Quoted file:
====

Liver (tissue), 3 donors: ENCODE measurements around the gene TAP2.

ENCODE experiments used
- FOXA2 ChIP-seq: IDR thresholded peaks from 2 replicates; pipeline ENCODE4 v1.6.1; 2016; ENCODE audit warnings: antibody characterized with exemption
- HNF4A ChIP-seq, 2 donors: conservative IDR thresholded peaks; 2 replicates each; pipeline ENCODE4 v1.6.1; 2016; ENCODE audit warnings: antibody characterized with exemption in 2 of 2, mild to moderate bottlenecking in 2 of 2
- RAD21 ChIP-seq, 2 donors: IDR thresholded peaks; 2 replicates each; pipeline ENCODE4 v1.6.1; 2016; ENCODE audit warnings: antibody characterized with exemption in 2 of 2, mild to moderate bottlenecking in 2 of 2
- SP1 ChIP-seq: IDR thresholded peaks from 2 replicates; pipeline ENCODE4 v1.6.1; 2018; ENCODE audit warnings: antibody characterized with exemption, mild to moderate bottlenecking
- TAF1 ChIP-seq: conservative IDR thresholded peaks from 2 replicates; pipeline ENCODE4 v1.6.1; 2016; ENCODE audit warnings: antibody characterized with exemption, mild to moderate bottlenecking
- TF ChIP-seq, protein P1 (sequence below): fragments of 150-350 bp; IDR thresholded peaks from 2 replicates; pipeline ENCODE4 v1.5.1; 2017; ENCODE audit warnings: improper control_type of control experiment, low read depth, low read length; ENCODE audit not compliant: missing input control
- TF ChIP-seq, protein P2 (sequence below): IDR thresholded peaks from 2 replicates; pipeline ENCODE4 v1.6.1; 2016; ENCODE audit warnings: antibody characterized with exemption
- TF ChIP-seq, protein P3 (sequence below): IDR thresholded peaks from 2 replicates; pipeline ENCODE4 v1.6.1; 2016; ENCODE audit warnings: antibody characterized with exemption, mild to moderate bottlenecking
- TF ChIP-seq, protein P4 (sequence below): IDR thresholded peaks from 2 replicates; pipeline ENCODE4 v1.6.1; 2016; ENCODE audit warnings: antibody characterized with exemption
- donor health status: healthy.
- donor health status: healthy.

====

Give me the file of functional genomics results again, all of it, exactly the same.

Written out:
Liver (tissue), 3 donors: ENCODE measurements around the gene TAP2.

ENCODE experiments used
- FOXA2 ChIP-seq: IDR thresholded peaks from 2 replicates; pipeline ENCODE4 v1.6.1; 2016; ENCODE audit warnings: antibody characterized with exemption
- HNF4A ChIP-seq, 2 donors: conservative IDR thresholded peaks; 2 replicates each; pipeline ENCODE4 v1.6.1; 2016; ENCODE audit warnings: antibody characterized with exemption in 2 of 2, mild to moderate bottlenecking in 2 of 2
- RAD21 ChIP-seq, 2 donors: IDR thresholded peaks; 2 replicates each; pipeline ENCODE4 v1.6.1; 2016; ENCODE audit warnings: antibody characterized with exemption in 2 of 2, mild to moderate bottlenecking in 2 of 2
- SP1 ChIP-seq: IDR thresholded peaks from 2 replicates; pipeline ENCODE4 v1.6.1; 2018; ENCODE audit warnings: antibody characterized with exemption, mild to moderate bottlenecking
- TAF1 ChIP-seq: conservative IDR thresholded peaks from 2 replicates; pipeline ENCODE4 v1.6.1; 2016; ENCODE audit warnings: antibody characterized with exemption, mild to moderate bottlenecking
- TF ChIP-seq, protein P1 (sequence below): fragments of 150-350 bp; IDR thresholded peaks from 2 replicates; pipeline ENCODE4 v1.5.1; 2017; ENCODE audit warnings: improper control_type of control experiment, low read depth, low read length; ENCODE audit not compliant: missing input control
- TF ChIP-seq, protein P2 (sequence below): IDR thresholded peaks from 2 replicates; pipeline ENCODE4 v1.6.1; 2016; ENCODE audit warnings: antibody characterized with exemption
- TF ChIP-seq, protein P3 (sequence below): IDR thresholded peaks from 2 replicates; pipeline ENCODE4 v1.6.1; 2016; ENCODE audit warnings: antibody characterized with exemption, mild to moderate bottlenecking
- TF ChIP-seq, protein P4 (sequence below): IDR thresholded peaks from 2 replicates; pipeline ENCODE4 v1.6.1; 2016; ENCODE audit warnings: antibody characterized with exemption
- donor health status: healthy.
- donor health status: healthy.